8 years ago

Volume 10 Issue 5 - February 2005

  • Text
  • Toronto
  • February
  • Jazz
  • Theatre
  • Arts
  • Symphony
  • Orchestra
  • Musical
  • Ensemble
  • Baroque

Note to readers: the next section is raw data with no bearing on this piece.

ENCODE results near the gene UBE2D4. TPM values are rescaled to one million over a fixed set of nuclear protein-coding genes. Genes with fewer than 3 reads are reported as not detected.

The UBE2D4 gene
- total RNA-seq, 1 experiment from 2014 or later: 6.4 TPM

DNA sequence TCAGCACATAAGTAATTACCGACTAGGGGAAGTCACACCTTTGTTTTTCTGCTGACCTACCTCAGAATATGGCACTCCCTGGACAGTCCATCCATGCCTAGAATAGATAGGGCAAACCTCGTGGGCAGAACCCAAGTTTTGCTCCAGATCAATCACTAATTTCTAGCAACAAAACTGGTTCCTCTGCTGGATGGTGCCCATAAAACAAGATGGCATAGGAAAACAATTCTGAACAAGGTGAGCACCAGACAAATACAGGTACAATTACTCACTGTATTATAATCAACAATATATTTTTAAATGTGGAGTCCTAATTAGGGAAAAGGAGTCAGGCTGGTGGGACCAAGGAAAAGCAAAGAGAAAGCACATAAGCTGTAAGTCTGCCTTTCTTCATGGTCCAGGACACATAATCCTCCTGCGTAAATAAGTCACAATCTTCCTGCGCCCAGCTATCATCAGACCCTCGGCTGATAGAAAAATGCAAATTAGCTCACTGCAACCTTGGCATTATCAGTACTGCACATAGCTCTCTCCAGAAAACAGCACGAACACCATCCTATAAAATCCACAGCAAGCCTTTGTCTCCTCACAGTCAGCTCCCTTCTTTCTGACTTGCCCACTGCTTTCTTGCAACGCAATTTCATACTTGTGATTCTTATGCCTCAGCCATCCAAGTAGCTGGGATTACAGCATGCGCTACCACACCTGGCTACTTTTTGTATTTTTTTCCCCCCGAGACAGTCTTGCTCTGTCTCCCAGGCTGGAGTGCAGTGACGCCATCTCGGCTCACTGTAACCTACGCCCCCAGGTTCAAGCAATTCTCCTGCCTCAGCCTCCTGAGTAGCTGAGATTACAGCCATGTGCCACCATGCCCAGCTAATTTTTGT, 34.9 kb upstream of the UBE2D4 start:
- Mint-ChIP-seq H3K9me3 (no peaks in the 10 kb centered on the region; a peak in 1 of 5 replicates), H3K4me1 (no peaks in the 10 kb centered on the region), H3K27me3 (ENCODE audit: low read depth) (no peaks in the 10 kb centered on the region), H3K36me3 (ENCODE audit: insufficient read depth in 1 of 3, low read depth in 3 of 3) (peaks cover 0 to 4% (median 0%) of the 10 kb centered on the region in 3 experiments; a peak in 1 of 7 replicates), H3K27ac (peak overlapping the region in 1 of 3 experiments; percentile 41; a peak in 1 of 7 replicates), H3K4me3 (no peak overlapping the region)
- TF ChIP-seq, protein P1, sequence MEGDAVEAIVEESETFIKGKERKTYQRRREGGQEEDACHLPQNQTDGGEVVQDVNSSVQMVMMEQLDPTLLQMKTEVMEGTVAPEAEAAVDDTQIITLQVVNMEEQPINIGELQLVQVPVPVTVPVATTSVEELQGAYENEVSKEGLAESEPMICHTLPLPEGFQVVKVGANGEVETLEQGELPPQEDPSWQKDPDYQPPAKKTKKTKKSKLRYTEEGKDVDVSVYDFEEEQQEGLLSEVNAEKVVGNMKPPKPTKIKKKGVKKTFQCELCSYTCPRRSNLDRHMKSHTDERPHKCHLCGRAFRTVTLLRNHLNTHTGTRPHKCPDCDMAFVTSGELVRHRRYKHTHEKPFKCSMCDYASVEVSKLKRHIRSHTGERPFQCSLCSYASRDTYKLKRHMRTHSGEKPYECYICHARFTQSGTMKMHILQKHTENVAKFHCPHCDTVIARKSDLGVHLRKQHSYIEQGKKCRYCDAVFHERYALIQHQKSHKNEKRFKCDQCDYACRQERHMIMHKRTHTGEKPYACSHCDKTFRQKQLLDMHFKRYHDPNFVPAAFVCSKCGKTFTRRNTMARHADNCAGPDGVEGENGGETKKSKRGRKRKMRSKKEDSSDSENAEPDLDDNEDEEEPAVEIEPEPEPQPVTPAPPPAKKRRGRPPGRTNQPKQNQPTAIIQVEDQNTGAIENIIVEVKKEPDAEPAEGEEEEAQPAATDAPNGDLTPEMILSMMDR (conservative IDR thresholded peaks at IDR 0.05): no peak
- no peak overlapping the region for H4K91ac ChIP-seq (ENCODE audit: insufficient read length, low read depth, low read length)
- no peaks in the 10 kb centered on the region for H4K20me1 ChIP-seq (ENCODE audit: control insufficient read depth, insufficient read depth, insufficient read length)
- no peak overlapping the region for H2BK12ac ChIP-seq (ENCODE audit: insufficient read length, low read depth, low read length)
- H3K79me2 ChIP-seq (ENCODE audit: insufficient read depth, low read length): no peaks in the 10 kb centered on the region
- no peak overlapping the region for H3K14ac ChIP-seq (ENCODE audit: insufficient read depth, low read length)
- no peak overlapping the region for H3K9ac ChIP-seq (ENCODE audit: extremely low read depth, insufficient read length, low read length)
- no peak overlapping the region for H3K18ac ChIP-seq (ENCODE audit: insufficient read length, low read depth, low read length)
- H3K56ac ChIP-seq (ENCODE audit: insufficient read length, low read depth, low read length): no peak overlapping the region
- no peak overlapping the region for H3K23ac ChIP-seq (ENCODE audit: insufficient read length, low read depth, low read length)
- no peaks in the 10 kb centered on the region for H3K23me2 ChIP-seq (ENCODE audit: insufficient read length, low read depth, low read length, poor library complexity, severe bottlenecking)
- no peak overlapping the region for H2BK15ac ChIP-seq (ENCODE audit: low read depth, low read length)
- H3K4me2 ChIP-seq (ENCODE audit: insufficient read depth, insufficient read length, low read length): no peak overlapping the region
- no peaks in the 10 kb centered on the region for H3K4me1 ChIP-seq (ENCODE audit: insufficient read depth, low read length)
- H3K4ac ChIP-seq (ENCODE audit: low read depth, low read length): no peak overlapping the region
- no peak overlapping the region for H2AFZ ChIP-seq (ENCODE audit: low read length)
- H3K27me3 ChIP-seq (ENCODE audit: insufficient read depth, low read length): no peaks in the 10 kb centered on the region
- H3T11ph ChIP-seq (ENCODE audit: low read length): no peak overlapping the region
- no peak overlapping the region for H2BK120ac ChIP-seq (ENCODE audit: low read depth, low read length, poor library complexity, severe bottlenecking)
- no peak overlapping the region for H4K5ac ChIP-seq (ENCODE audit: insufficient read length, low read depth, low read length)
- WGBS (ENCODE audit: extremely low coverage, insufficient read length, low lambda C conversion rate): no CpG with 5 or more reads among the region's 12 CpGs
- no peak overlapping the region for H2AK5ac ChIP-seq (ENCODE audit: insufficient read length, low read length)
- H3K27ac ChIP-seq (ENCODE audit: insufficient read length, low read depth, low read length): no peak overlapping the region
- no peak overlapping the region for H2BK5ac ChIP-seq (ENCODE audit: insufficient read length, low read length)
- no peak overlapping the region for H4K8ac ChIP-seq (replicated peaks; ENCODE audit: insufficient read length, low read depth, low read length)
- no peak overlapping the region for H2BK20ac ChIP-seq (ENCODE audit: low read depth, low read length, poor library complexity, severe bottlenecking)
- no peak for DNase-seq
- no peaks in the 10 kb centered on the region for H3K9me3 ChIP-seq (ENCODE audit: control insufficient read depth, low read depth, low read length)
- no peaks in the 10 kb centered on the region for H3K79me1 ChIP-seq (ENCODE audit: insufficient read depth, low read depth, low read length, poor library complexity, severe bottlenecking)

REFLECTIONS ON CULTURE Quoolibet by Allan Pulker In a recent conversation, clarinetist and Academy Concert Series artistic director, Nicolai Tarasov, cold me about his November trip co St. Petersburg in Russia, performing in a period orchestra. While there he asked an old music school friend, now a bass player in the St. Petersburg Philharmonic, to get him a ticket to a concert (of Russian music) by that orchestra. "I would be happy co if I could," said his friend, "but it is impossible since the concert sold out months ago - even standing room." When did something like that last happen here in Toronto, we wondered. Then, beginning of last week, the COG announced that they had raised 3 million (three quarters of the way there) for its new opera house - well done! Later in the week, at the Toronto Symphony Orchestra's annual general meeting, musical director Peter Oundjian observed, a mite ruefully perhaps, that it is easier to raise money for bricks and mortar than for the activities that must continue to go on inside the arts buildings, to give ongoing meaning and significance to the bricks and mortar. Perhaps the reluctance of patrons of the arts to support the day to day activity of "producing art" is part of what Toronto's poet laureate, Pier Giorgio Di Cicco, had in mind when he said at the Mayor's Roundtable on Arts and Culture early in December: "Toronto has succeeded at just about everything except looking glamorous to itself; and by glamour I mean a city's attraction to its own uniqueness, ... the conviction that there is a style of creativity that can only be done here." Gee, I guess that- makes Whole­ Note a glamour magazine! Di Cicco went on to express optimism that this is aqout to change; certainly there are signs of an increased collective interest in the place of art in life. A four month series of talks on this tbpic will be presented by Harbourfront Centre the first Thursday of each month, beginning Feb 3 with American musician and activist, Jane Sapp, who is calling her presentation, "Someone Sang for Me: Building Community through Music." Two festiv'als, the Prokofiev Festival (Feb 3-7) and the Metamorphosis Festival (launching Jan 26) will each in its way also explore this question. Returning to the Russian connection touched on in Tarasov's remarks, we will get a taste of the Russian commitment to music on February 27, when Show One Productions presents seven Russian musical prodigies, all proteges of the Vladimir Spivakov International Charity Foundation, along with three Canadian guest artists. Do .get out to this concert if you possibly can. ORCHESTRAL MUSIC The Swiss flutist, Emmanuel Pahud, at the age of 22 was appointed principal flute of the Berlin Philharmonic Orchestra, which he left in 2000 to pursue a solo career. His contract with EMI makes him the only flutist in the world to have a solo recording contract with a major record label, and he is coming to Toronto to perform the Ibert flute concerto with the TSO on February 3, the same night, alas, as the Jane Sapp lecture and the Prokofiev Festival launch! Sinfonia Toronto keeps the ball rolling, as it were, Feb 5 with a program entitled Bel Canto Violin, which will include Felix Mendelssohn's beautiful Violin Concerto in d minor, played by Judy Kang. Sinfonia Toronto's second concert of the month, a program for young people on February 26, repeated on March 5 as part of the regular series, will feature guest artist, Italian flutist, Mario Carbotta. A new string orchestra, the Koffler Chamber Music Society, conducted by TSO concertmaster, Jacques lsraelievitch, will perform music by Britten, Dvorak and Bart6k in its inaugural concert at 8:00 on Feb 15 at Leah Posluns Theatre. · On February 18 the Royal Conservatory Orchestra, conducted by Canadian Opera Company artistic director, Richard Braclshaw, will perform Rachmaninoffs Piano Concerto #3 in d Op.30 with pianist, Jean­ Philippe Sylvestre, and Mahler's Symphony #1 in D at the Toronto Centre for the Arts. Orchestra Toronto, which began in 1954 as the Bennington Heights Community Orchestra, changing its name in 1967 to the East York Symphony Orchestra and in 1998 to its current name, will be celebrating its 50th season with a concert on February 20, followed by a "Homecoming Reception" for all alumni/ae of the ensemble. If you have ever played in, conducted, been a board member or supporter of the East York Orchestra, please call them at 416-467-7142 or e-mail them at about attending this event. JUST A LITTLE LOOK AT CHAMBER MUSIC Jacques Israelievitch will give a solo recital, accompanied by pianist Jeffrey Kahane, the conductor of the February 3 TSO concert, on February 6 at Temple Sinai. That afternoon the Chrylark Series presents the Veritas Piano Quartet in a program of music by Mozart, Brahms and Morawetz; and on February 7 the Associates of the Toronto Symphony Orchestra present a program of string quartets. There are solo saxophone recitals by Daniel Rubinoff in Waterloo on February 11 and Paul Brodie in Mississauga on February 12. February 13 will be a busy day, with a,remarkable tribute concert to the late Lorand Fenyves, a vocal recital presented by Off Centre, a recital by mezzo soprano, Eva Blahova, Les Amis Chamber Ensemble, performing, among other things, Messiaen's Quartet for the End of Time and a Valentine's Day concert by the energetic new "Artrage" Ensemble. On February 16 the Talisker Players perform music on the theme of the place of humans in the natural world, by contemporary and 20th century composers with guest artists, soprano Tamara Hummel, mezzo, Vilma Indra Vitals and pianist, Peter Longworth. Violinist and pianist, Tamara Svanidze will give a solo recital Feb 18. Feb 19 the Academy Concert Se ries wil) present chamber music by Chopin, while at the same time Mooredale Concerts presents music by Mozart, Chopin, Ravel and Kodaly. The U of T Faculty of Music Faculty Artist Series will present violinist, Scott St. John and pianist Lydia Wong in recital on February 25. Music Director/Organist Calvin Presbyterian Church Violins, violas, cellos, and bows Complete line of strings and accessories Expert repairs and rehairs Canada's largest stock of string music Fast mail order service We are seeking a Music Director/Organist who provides music that supports and enhances worship, creatively uses a broad knowledge base of liturgical music (traditional and contemporary) and collaborates with the Worship Committee and choir to plan worship that meets the needs of a diverse congregation. This is a part time position - approximately 12 hours per week. We offer competitive pay based on experience, starting at .00 per hour; a professionally trained choir committed to excellence in music; a positive and supportive work environment. Please include education and experience in your resume. The Church is conveniently located steps away from the St. Clair station on the Yonge subway line. Contact by E-mail at searchcommittee@ For more information visit Application deadline: February 11, 2005. FEBRUARY 1 - MARCH 7 2005